Want More Customers? Get Quality Referrals From Existing Customers.
I've been an entrepreneur since 1999. I worked in three startups earlier in my career. I cherish the extensive network of diverse entrepreneurs I've established. Together, my friends and associates own three local hair salons, an accounting firm with global customers, a trademark and patent law practice, a dentistry office, a city-acclaimed restaurant and a yoga studio. Our website developer, software developer and copyeditor are all entrepreneurs with companies of various sizes. While these are all very different businesses, they have one thing in common: customers. As an entrepreneur, you know that customers are your most precious business asset.
Related: 25 Ways to Ask for a Referral Without Looking Desperate
In a Harvard Business Review article on "The One Number You Need to Grow," Fred Reichheld wrote that "the value of any one customer does not reside only in what that person buys ... what they are prepared to tell others about you can influence your revenues and profits just as much." As a result, full customer value needs to include a measure of his or her ability to bring in profitable new customers. Your referral rate reflects an output metric that gauges the value of your customers' referral power or referral value. Per Reichheld, referral rate is positively related to a company's profit growth, a valuable outcome metric. What's more important is the impact of referrals on your business. A study by my colleague Matt Heinz found that 60 percent of companies with a referral process experience faster close rates, 59 percent report higher customer lifetime value, and 71 percent report higher conversion from contact to customer.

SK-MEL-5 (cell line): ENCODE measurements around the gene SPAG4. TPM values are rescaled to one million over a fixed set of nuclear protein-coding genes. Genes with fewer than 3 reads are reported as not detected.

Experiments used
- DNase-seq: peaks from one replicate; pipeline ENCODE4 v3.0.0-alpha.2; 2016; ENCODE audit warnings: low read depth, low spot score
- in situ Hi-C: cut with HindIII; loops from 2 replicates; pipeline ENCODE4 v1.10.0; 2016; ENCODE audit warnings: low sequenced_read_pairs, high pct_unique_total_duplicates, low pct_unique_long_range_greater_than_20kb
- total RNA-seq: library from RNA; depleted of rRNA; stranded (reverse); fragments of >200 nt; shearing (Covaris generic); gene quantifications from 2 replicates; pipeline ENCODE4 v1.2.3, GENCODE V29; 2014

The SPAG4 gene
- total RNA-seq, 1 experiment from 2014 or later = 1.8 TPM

While we commend anyone using these metrics, the most salient point is that you need a process for seeking out referrals and introductions. I suspect you're thinking, "We do this already. We ask our customers for referrals all of the time." That's great, but not all customers are equal when it comes to referrals.
When you can accurately target customers who are likely to make profitable referrals, you will earn a better return on your marketing investment. When done correctly, referrals are one of the most powerful forms of marketing and among the least expensive. The ROI of a referral is significant because the cost of sales is low and the sales cycle is generally shorter. Researchers at the University of Pennsylvania's Wharton School of Business found that the time it takes a referred customer to leave a company is 18 percent slower than the average, off-the-street customer.
Related: 4 Mindsets That Earn You More Customer Referrals
How to develop a successful customer referral program
If you haven't established a referral program, now is the time. Making referrals pay off requires having a systematic process for securing and acting on referrals. A customer referral program entails more than sending out a message to all of your customers asking them for a referral. Here are three essential steps for laying the groundwork for a best-in-class customer referral program.
Step 1: Make sure you can secure referrals.
To earn referrals, existing customers need to believe in your value and have had their own positive experience. Invest in understanding what it takes to create an exceptional customer experience along each interaction point your customer has with your organization. That means from the moment of purchase or reservation, to the moment of service, to the moment of payment, and so on.